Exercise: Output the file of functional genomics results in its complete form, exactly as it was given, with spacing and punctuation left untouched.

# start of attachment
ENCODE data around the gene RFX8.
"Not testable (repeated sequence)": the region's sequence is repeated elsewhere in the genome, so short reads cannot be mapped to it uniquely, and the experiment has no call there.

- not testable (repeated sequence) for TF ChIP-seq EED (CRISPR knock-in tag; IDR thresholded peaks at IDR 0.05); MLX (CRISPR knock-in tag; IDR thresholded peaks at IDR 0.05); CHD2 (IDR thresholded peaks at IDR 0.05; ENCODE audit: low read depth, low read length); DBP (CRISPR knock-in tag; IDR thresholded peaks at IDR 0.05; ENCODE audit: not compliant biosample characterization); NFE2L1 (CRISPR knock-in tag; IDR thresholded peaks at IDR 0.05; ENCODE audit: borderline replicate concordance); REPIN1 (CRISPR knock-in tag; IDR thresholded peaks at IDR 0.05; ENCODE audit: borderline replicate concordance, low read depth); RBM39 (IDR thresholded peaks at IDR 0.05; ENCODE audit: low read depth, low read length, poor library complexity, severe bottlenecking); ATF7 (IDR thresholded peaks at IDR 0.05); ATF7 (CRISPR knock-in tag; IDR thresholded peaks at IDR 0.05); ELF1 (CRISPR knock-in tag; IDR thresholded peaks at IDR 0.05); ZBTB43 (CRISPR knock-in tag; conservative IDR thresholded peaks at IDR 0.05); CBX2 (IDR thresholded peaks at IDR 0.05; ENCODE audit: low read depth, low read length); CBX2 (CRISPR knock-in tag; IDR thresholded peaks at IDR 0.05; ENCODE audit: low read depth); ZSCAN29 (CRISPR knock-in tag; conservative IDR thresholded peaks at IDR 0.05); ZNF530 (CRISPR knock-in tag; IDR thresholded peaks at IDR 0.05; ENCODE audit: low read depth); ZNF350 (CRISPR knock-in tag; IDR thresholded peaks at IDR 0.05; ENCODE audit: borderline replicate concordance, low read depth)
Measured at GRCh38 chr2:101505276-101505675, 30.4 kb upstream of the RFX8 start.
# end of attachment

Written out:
ENCODE data around the gene RFX8.
"Not testable (repeated sequence)": the region's sequence is repeated elsewhere in the genome, so short reads cannot be mapped to it uniquely, and the experiment has no call there.

- not testable (repeated sequence) for TF ChIP-seq EED (CRISPR knock-in tag; IDR thresholded peaks at IDR 0.05); MLX (CRISPR knock-in tag; IDR thresholded peaks at IDR 0.05); CHD2 (IDR thresholded peaks at IDR 0.05; ENCODE audit: low read depth, low read length); DBP (CRISPR knock-in tag; IDR thresholded peaks at IDR 0.05; ENCODE audit: not compliant biosample characterization); NFE2L1 (CRISPR knock-in tag; IDR thresholded peaks at IDR 0.05; ENCODE audit: borderline replicate concordance); REPIN1 (CRISPR knock-in tag; IDR thresholded peaks at IDR 0.05; ENCODE audit: borderline replicate concordance, low read depth); RBM39 (IDR thresholded peaks at IDR 0.05; ENCODE audit: low read depth, low read length, poor library complexity, severe bottlenecking); ATF7 (IDR thresholded peaks at IDR 0.05); ATF7 (CRISPR knock-in tag; IDR thresholded peaks at IDR 0.05); ELF1 (CRISPR knock-in tag; IDR thresholded peaks at IDR 0.05); ZBTB43 (CRISPR knock-in tag; conservative IDR thresholded peaks at IDR 0.05); CBX2 (IDR thresholded peaks at IDR 0.05; ENCODE audit: low read depth, low read length); CBX2 (CRISPR knock-in tag; IDR thresholded peaks at IDR 0.05; ENCODE audit: low read depth); ZSCAN29 (CRISPR knock-in tag; conservative IDR thresholded peaks at IDR 0.05); ZNF530 (CRISPR knock-in tag; IDR thresholded peaks at IDR 0.05; ENCODE audit: low read depth); ZNF350 (CRISPR knock-in tag; IDR thresholded peaks at IDR 0.05; ENCODE audit: borderline replicate concordance, low read depth)
Measured at GRCh38 chr2:101505276-101505675, 30.4 kb upstream of the RFX8 start.